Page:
Research by the PRCA Misinformation in the Climate Crisis Strategy Group reveals an industry ready to tackle climate misinformation, but nervous about expertise and bandwagoning. More than 80% of those surveyed are already playing an active role in advising the organisations they work for on how to navigate the climate crisis debate.
Not surprisingly client demand for expert counsel on the ‘climate crisis’ debate has increased in recent years, with 71% of PR professionals reporting that they are giving advice on this topic more frequently than they were five years ago.
Communicating in the climate change space is challenging as opinions can be polarised. What I personally find fascinating is the language used in the PRCA’s (Public Relations and Communications Association) report and news release as they both touch on the contoversial issue of language. The news release and report consistently refer to ‘climate crisis’ rather than ‘climate change’. Some media organisations have changed their style guides to prefer the term climate crisis (The Guardian), others (Canadian Broadcasting Corporation) advise against it and prefer to use the term climate change. The most recent AP Style Guide (used by journalists writing in American English) uses the term climate change.
However, the news release also uses the word ‘debate’ as the full sentence reads “Over 80% of those surveyed are already playing an active role in advising the organisations they work for on how to navigate the climate crisis debate.” The word debate would not be used in conjunction with climate change, but is understandable in relation to the term climate crisis.
In November the UK hosts the 2021 United Nations Climate Change Conference (COP26) in Glasgow (assuming it still goes ahead as a face to face event). It is notable that it is the climate change conference and not the climate crisis conference.
Personally, I’m still open to persuasion on the use of either term. The term climate crisis has lots of problems. It isn’t as widely used or understood. There is also the risk of crisis fatigue as if it is used for too long then it loses any sense of urgency. It means long before the world has taken the necessary steps to change then people will no longer be thinking of it as a crisis. Another challenge with the term climate crisis is it alienates people and creates sceptism.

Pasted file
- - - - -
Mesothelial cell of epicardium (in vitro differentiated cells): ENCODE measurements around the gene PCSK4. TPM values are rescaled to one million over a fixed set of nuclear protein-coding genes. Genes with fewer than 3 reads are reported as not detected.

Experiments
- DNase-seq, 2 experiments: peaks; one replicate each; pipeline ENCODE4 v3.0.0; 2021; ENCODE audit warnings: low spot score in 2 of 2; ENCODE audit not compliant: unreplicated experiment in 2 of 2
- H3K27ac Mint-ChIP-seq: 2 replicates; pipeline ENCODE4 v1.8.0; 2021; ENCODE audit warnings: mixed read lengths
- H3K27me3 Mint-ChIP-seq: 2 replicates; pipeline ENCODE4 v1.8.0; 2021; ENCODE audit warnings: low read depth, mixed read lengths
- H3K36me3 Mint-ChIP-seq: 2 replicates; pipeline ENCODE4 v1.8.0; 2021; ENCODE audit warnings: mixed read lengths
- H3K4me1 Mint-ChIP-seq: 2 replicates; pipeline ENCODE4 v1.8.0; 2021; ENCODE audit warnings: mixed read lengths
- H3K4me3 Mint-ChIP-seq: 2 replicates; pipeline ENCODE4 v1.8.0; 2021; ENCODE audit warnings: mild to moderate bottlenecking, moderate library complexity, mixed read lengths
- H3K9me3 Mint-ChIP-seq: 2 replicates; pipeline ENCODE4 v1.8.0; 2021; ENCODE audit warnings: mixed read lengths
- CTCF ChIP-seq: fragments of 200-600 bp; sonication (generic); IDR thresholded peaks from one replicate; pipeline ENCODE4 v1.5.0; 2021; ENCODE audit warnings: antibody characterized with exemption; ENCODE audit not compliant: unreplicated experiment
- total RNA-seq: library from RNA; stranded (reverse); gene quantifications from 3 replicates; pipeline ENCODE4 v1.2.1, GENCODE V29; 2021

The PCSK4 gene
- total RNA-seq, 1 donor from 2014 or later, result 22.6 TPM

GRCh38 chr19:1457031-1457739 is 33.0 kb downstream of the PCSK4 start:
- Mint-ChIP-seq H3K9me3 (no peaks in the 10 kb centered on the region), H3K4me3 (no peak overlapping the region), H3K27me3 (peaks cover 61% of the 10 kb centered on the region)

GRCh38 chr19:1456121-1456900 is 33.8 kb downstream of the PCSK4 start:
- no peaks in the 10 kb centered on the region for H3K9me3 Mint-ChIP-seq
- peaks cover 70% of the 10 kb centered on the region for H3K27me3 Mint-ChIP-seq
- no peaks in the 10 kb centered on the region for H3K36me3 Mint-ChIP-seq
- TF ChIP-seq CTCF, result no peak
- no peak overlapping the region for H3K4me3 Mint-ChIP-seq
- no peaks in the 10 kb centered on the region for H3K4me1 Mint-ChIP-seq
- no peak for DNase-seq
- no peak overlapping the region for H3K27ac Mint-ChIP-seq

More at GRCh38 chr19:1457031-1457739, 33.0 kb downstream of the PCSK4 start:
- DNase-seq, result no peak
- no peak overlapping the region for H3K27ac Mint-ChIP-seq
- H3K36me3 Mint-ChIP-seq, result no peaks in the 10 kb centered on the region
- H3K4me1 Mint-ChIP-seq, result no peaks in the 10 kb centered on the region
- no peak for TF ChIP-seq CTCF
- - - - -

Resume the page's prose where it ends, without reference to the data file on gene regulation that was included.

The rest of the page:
My biggest concern is that climate change deniers are now a fringe minority, but my fear is using the term climate crisis will alienate the very people we need to persuade and encourage to change. It is agressive use of language.
That said, there can be no doubt of the urgency of the case for change. Where there is no certainty is what that change should be. It was incredibly encouraging hearing John Kerry, the USA’s Special Presidential Envoy for Climate interviewed by the BBC’s Andrew Marr and talking about his ideas for technology solutions. One of them was the exciting potential of small modular reactors (SMRs) or mini-nuclear power plants.
The UK is at the forefront of SMR technology and the UK SMR consortium led by Rolls-Royce yesterday revealed its latest SMR design which increases the power output from 440 megawatts to 470 megawatts. To put this into context it provides enough reliable low carbon power to serve the needs of about one million homes. The UK SMR consortium expects to complete its first unit in the early 2030s with up to 10 completed by 2035. The easiest way to explain SMRs is they are manufactured in factories and then the parts are assembled on a smaller site than a traditional nuclear power station. This makes them much faster and cheaper to build that the traditional construction of a huge nuclear power plant.
I worked with Roll-Royce to assist with public affairs to encourage the government to support its SMR programme, but am not currently working with it or the UK SMR consortium. The UK government has invested about £18 million to support its design and £215 million has been set aside for the SMR programme as part of a ‘Green Industrial Revolution’.